Many speculators in the natural resource sector are having concerns over “peak gold”, but what are we to make of it? Here’s some insight…
Maurice Jackson: Joining us for a conversation is the Mercenary Geologist, Mickey Fulp. Pleasure to speak with you.
Mickey Fulp: Thank you, sir.
Maurice Jackson: Mickey, one of the concerns that I think speculators are having in the natural resource space is this concept of peak gold. What can you share with us?
Mickey Fulp: Well, there’s this idea now of peak gold. And it’s really morphed out of the concept of peak oil, which was promulgated by a famous geologist/geophysicist in the late 1950s on the idea that U.S. oil production would peak in 1970 and never reach that level again. His premise was based on the natural depletion of giant oil fields discovered in the United States, and he was right. But people have sort of bastardized that concept now into gold.
They took the tack that the world was running out of oil when we had reached peak production, and we would never achieve this sort of oil production in the U.S., for example, ever again. Well, lo and behold, it took 47 years for us to recover. But now we’re producing more oil than we ever have. So this idea that the world is going to run out of a natural resource or reach peak production is fraught with difficulty.
We produce more oil in the world right now than we ever have. And next year, we’ll produce even more because demand continues to rise, at about 1.5% a year. So in the oil business, we’re now using 100 million barrels of oil a day. Five years ago, we were using about 92–93 million barrels a day. And where’s that production come? Well, it’s come from peak, or from shale oil, and technology catches up. If the demand is there, my opinion is that the supply will be found—70% of the oil in the world is still left in the ground. I’ve taken that concept and applied it to the gold business.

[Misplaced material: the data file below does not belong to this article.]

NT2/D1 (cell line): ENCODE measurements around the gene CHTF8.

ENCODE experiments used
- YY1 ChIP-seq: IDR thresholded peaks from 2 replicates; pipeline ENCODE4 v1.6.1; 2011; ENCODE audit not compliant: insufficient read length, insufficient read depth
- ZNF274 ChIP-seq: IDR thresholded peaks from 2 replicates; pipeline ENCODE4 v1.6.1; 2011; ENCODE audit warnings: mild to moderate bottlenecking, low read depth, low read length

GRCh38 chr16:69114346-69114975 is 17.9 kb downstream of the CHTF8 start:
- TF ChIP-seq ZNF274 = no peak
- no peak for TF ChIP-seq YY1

Maurice Jackson: And what do we see as far as peak gold?
Mickey Fulp: Well, starting in 1900, the world produced 393 tons of gold. That would be something on the order of 10 to 12 million ounces a year, more or less. Now we produce 3,150 tons per gold in 2017, an all-time high. That’s 98 million ounces per year. So more than an eight times increase. And that’s been driven in cycles of exploration, so things like economics, world economics, wars, prices of gold, all effect that production.
But the real key to increases in production, at least since gold was floated by Nixon in 1971, is the exploration cycle. Generally, what we’ve seen over the years is gold increasing, but kind of in a two steps forward, one step back way. It’s a somewhat jagged line, but with these long runs of increased production. And then we’ll have a war, we’ll have a depression, and gold protection with the war will go down; with the depression, it goes up.
And so we keep going and going and going. Since 2008, we’ve been on a steep curve of increasing gold production. The CEO of Goldcorp Inc. (G:TSX; GG:NYSE) came out in the early part of the year and said all the good gold deposits have been found. There’s no giant deposits that are going to be found anymore. And the world’s going to never produces much gold. Well, I think he’s talking his own book and if you look at Goldcorp, of course production over the last three years, it’s going down.